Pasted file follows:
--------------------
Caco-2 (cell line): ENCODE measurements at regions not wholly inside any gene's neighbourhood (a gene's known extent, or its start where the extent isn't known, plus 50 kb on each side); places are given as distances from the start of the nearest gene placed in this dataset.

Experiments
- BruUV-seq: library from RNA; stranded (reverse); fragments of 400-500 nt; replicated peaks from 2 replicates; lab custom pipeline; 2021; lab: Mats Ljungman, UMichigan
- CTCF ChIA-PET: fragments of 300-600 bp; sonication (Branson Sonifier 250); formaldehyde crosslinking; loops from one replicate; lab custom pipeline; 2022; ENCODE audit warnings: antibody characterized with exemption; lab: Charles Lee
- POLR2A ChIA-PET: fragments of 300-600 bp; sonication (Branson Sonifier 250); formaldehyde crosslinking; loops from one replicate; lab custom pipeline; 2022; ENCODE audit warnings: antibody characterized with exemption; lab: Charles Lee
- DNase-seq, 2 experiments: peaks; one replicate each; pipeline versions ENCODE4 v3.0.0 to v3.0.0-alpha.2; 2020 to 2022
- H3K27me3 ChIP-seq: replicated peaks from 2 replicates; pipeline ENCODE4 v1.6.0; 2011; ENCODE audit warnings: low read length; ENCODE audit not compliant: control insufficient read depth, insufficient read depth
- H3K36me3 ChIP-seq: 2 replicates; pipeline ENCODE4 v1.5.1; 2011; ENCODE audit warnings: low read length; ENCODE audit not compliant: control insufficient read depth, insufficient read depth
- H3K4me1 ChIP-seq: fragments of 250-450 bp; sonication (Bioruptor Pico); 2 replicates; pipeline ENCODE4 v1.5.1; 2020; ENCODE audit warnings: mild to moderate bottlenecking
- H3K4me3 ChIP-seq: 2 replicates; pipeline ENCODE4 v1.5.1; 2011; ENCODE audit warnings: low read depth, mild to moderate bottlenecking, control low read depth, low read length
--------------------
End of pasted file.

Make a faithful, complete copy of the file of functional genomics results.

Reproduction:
Caco-2 (cell line): ENCODE measurements at regions not wholly inside any gene's neighbourhood (a gene's known extent, or its start where the extent isn't known, plus 50 kb on each side); places are given as distances from the start of the nearest gene placed in this dataset.

Experiments
- BruUV-seq: library from RNA; stranded (reverse); fragments of 400-500 nt; replicated peaks from 2 replicates; lab custom pipeline; 2021; lab: Mats Ljungman, UMichigan
- CTCF ChIA-PET: fragments of 300-600 bp; sonication (Branson Sonifier 250); formaldehyde crosslinking; loops from one replicate; lab custom pipeline; 2022; ENCODE audit warnings: antibody characterized with exemption; lab: Charles Lee
- POLR2A ChIA-PET: fragments of 300-600 bp; sonication (Branson Sonifier 250); formaldehyde crosslinking; loops from one replicate; lab custom pipeline; 2022; ENCODE audit warnings: antibody characterized with exemption; lab: Charles Lee
- DNase-seq, 2 experiments: peaks; one replicate each; pipeline versions ENCODE4 v3.0.0 to v3.0.0-alpha.2; 2020 to 2022
- H3K27me3 ChIP-seq: replicated peaks from 2 replicates; pipeline ENCODE4 v1.6.0; 2011; ENCODE audit warnings: low read length; ENCODE audit not compliant: control insufficient read depth, insufficient read depth
- H3K36me3 ChIP-seq: 2 replicates; pipeline ENCODE4 v1.5.1; 2011; ENCODE audit warnings: low read length; ENCODE audit not compliant: control insufficient read depth, insufficient read depth
- H3K4me1 ChIP-seq: fragments of 250-450 bp; sonication (Bioruptor Pico); 2 replicates; pipeline ENCODE4 v1.5.1; 2020; ENCODE audit warnings: mild to moderate bottlenecking
- H3K4me3 ChIP-seq: 2 replicates; pipeline ENCODE4 v1.5.1; 2011; ENCODE audit warnings: low read depth, mild to moderate bottlenecking, control low read depth, low read length